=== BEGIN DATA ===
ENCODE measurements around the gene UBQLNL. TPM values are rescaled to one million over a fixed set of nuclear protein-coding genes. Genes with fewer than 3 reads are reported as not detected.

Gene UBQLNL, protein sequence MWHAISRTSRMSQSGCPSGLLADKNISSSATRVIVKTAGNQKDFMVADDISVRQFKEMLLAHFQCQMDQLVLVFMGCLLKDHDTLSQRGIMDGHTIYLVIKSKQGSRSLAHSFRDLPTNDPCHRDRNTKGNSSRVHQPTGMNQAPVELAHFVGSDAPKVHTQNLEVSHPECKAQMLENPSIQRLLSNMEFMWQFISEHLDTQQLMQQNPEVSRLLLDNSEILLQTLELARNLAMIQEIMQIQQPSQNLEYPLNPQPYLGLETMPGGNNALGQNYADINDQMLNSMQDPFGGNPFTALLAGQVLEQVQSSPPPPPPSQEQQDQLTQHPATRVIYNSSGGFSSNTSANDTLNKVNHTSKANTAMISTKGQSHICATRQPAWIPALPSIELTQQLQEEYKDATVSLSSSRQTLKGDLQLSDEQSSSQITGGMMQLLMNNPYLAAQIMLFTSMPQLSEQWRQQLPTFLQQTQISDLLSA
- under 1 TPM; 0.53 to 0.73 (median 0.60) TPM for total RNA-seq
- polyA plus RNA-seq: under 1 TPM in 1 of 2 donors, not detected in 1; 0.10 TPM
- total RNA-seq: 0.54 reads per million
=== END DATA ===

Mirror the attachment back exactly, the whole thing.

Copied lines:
ENCODE measurements around the gene UBQLNL. TPM values are rescaled to one million over a fixed set of nuclear protein-coding genes. Genes with fewer than 3 reads are reported as not detected.

Gene UBQLNL, protein sequence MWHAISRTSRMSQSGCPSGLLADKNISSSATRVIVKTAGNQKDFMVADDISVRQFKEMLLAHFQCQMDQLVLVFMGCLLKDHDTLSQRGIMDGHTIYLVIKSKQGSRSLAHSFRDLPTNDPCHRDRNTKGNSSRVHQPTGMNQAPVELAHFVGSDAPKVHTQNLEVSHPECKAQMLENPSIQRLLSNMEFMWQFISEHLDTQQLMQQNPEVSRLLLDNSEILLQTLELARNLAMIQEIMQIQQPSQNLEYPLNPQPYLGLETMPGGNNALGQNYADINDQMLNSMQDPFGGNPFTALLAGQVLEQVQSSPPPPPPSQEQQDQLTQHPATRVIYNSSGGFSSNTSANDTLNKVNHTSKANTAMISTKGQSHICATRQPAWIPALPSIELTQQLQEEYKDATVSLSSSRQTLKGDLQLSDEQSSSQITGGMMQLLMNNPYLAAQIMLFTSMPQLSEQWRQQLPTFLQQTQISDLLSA
- under 1 TPM; 0.53 to 0.73 (median 0.60) TPM for total RNA-seq
- polyA plus RNA-seq: under 1 TPM in 1 of 2 donors, not detected in 1; 0.10 TPM
- total RNA-seq: 0.54 reads per million